IFComp 2015: Pilgrimage   2 comments

By Víctor Ojuel. Finished with heavy use of the walkthrough.

Sometime about halfway through the competition I loaded up each of the games for about 5 minutes to see what I was getting into and if I needed anything special (make sure game X I do when I have a lot of time, make sure I have paper for game Y).

At this time, the first part of Pilgrimage held pretty well. You play a woman travelling across Medieval Europe in search of a manuscript, and there’s a set piece with a plague doctor and promising writing.

The Eternal City
You wake up on the third night, on the dawn of departure. The children have been put to sleep, the tears to dry. The parting-moon is risen. The wandering days are come. The road awaits, feet-hungry. One restless night you leave behind the glimmering domes of Rome and their stupid majesty, and head north, never looking back.

A plague doctor drives slowly ahead, his black carriage brimful with a macabre harvest.

On the old Roman road towards the west, you come across a small group of pilgrims, wearing wide hats decorated with scallop shells.

“Stupid majesty” seems an odd choice of phrasing, but I can work with it, especially given a followup of “carriage brimful with a macabre harvest”.

At the time I looked around at the environment and myself, solved the first puzzle (getting by the doctor) and shut my program down, content it would be smooth sailing when I came back to play Pilgrimage for real.

After returning a week later, I came across the second room, which included knights fighting:

The silence of the wild lands is broken by the smashing of steel agains steel. Dead ahead, blocking the path to the north, two gallant knights hold a ferocious duel. One’s coat of arms boasts black stars on a red field, the other’s has a field of gules with sable stars. They seem able to fight it out forever.

You can see a gallant knight here.

They blocked my way, and I could speak neither of their languages, so I fruitlessly ran through all the verbs I could think of, until I tried:

> kiss knight
It’s not hard work seducing the gallant knight, and his lips are nice enough. Getting rid of the armour (for greater comfort) is another, trickier business. It also takes him a long time to re-arm. But worth it. Oh yes.


(Going to be free with early game spoilers from here out.)


At this point I realized two things:

1.) This game was going to be highly glitchy. The knights go back to fighting after the … scene … above like nothing ever happened.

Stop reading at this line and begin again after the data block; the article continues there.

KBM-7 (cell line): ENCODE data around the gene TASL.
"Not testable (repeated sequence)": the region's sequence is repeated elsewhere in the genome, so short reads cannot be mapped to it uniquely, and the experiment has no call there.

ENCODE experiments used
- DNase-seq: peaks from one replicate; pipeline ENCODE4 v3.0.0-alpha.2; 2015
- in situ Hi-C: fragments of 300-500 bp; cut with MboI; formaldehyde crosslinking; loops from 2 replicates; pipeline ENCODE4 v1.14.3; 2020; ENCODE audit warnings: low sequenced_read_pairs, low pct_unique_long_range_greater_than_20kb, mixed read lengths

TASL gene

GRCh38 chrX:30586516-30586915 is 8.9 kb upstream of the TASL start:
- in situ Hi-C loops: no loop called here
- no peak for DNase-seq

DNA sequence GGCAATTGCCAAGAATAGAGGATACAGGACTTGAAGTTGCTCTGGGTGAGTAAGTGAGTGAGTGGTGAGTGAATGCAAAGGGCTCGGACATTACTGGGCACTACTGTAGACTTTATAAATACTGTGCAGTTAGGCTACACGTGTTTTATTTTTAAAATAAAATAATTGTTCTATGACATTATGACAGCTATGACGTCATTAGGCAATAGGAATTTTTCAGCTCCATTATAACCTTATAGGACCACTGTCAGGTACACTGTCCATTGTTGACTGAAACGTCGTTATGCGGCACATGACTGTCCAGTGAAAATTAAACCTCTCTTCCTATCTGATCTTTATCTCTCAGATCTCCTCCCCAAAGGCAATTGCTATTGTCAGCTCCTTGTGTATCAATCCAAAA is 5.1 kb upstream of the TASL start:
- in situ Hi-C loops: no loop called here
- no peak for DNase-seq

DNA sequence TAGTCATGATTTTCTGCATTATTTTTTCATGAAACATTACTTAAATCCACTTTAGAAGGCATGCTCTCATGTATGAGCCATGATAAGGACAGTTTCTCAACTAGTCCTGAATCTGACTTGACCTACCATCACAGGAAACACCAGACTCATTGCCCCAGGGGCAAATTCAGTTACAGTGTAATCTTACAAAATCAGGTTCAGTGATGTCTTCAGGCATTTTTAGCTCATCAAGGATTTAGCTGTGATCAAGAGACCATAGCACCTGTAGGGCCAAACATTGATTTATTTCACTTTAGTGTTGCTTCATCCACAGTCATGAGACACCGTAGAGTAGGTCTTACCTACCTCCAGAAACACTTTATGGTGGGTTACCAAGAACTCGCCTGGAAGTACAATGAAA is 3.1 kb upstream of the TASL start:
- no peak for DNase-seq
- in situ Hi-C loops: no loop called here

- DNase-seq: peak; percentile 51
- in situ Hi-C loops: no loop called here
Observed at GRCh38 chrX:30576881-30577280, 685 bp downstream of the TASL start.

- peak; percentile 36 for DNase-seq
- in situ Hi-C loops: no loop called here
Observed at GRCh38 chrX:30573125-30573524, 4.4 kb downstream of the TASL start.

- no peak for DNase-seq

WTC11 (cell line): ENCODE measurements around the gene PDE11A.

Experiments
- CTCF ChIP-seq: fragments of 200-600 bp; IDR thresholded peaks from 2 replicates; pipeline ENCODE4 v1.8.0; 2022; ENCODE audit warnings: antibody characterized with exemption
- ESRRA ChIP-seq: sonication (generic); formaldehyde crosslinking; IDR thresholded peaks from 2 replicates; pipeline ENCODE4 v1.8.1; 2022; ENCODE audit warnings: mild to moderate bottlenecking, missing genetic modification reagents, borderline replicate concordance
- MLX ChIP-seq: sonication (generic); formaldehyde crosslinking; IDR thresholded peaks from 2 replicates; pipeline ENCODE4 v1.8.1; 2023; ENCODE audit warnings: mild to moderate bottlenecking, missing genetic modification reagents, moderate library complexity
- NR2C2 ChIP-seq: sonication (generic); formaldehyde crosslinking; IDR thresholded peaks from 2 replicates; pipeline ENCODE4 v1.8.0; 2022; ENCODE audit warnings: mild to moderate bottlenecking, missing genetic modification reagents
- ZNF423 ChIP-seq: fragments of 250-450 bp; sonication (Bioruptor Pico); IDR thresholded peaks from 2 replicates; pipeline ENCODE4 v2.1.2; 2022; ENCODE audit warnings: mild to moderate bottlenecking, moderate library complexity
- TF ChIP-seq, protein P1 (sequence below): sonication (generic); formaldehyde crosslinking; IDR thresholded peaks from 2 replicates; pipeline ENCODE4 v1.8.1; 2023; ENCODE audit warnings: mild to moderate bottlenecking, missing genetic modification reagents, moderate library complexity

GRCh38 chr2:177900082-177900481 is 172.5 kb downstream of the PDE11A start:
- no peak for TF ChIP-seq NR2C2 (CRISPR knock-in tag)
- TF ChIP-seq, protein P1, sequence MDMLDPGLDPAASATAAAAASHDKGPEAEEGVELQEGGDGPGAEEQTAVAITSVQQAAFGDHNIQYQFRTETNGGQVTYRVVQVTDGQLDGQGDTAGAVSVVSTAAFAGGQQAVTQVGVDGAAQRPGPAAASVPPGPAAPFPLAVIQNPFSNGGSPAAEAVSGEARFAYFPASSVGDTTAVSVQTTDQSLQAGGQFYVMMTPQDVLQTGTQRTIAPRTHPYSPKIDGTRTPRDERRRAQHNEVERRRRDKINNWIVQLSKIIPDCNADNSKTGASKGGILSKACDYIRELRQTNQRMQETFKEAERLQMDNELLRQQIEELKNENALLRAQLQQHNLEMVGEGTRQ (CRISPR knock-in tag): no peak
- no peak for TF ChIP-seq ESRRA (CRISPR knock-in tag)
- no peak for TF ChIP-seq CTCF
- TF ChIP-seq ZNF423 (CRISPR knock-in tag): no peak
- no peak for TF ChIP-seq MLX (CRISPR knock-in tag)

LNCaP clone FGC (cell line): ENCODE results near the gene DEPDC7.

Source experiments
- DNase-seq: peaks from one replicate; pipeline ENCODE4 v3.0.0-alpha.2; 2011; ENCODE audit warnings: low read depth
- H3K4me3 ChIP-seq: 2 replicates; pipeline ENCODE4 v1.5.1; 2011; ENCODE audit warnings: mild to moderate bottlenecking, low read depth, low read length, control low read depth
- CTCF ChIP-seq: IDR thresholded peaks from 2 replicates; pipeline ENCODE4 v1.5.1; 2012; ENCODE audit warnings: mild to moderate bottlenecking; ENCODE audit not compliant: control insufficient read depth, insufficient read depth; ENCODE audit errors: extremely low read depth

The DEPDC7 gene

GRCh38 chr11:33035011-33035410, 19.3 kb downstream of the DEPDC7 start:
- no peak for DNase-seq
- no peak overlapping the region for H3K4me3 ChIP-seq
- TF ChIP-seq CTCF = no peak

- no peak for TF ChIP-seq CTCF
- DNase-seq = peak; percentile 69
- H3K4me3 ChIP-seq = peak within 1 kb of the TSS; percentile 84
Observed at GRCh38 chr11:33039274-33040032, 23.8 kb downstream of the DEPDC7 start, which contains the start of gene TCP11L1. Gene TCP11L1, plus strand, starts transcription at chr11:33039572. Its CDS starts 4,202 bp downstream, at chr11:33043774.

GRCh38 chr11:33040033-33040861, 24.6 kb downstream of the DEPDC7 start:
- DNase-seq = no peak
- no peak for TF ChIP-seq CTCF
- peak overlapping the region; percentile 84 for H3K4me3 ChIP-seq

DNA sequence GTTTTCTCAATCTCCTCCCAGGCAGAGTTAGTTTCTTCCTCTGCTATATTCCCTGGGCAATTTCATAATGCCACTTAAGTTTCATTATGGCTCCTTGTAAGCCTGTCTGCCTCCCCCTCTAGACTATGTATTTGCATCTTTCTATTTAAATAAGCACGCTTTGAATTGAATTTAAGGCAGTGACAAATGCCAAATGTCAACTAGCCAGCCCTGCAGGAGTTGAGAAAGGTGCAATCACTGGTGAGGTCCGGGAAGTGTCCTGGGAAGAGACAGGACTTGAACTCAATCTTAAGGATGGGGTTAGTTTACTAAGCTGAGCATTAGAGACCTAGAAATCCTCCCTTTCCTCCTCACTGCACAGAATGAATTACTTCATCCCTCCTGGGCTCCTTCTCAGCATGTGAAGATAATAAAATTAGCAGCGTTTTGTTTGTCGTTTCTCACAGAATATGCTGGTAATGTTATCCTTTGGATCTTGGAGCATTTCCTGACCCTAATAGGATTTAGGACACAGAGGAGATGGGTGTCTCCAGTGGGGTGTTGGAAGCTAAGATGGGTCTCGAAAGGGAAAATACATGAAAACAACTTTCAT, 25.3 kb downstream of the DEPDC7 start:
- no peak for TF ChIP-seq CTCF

2.) The NPCs were going to be more like automatons than characters. In this case of the puzzle above, it turns out you just need to give over your glove and the knight will loyally follow you around, like you are the pied piper of men.

Both of these attributes appear in the next scene as well:

From the distance, you can see a small craft appear over the grey, merciless waters. It is a small sailing boat, plying its trade in the fjords.

> x boat
A small sailing boat, manned by a lonely sailor.

In boat is sailor.

The text seems to imply nothing other than the boat is far out in the water, which implied to me you needed to signal and wait for him to come over:

> wave to sailor
You can’t see any such thing.

Hm. Perhaps….

> talk to sailor
Chances are this person does not speak your native Tuscan (or Latin, Greek or Chaldean, in which you are quite fluent). Should you want to try anyway, ASK sailor ABOUT something or TELL sailor ABOUT something.

> ask sailor about boat
He doesn’t speak your language.

Not helpful!

Checking the walkthrough…

> kiss sailor
Much to the scandal of the gallant knight, you consent to the lustful wishes of the sailor. Once satisfied, the seaman motions you onboard. “Come, come, faif lafdy, off to Engflan we muft!”, and his dry cackle resonates in the lonely fjord like the call of a diseased seagull. The ship is ready to depart, due south-west.

How did the boat teleport near us? How did we know the intents of the sailor? Why did we give in to the intents of the sailor? If we don’t speak his language, how did any of this happen? If we don’t speak his language, how did we understand “off to Engflan we muft!”

I played for a little longer, but after I was supposed to order the knight to attack a dragon (even though we don’t speak his language, I guess it was expressive gesture?) I rammed my way to the end solely with a walkthrough. There are nice set pieces here and there…

Was he perhaps a pilgrim once, like you were? Was it hunger, plague or torture at the hands of strangers that twisted his mind? Or perhaps just the solitude and the terrible truth that comes with pilgrimage?

“Ultreia! Et suseia!” he cries over and over, with the anguished tone of someone with a crucial message to deliver. Perhaps you can give him something to refresh his memory.

He is most in need of the blessings of Babylon.

…but I found the implementation too shaky to stray far outside the walkthrough path.

To end on a positive note with a feature I liked: often moving in a direction means travelling for months. So GO EAST attains a much different feel than traditional IF. This gives an epic sense to Pilgrimage’s geography.

Posted November 11, 2015 by Jason Dyer in Interactive Fiction

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2 responses to “IFComp 2015: Pilgrimage

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  1. You’re not the only one who stuck closely to the walkthrough to finish (or to make much progress, really). I did like the epic feel of the movement and the evocative prose, but I wanted to like the end result more than I did end up liking it.

  2. Pingback: IFComp 2015 Summary | Renga in Blue

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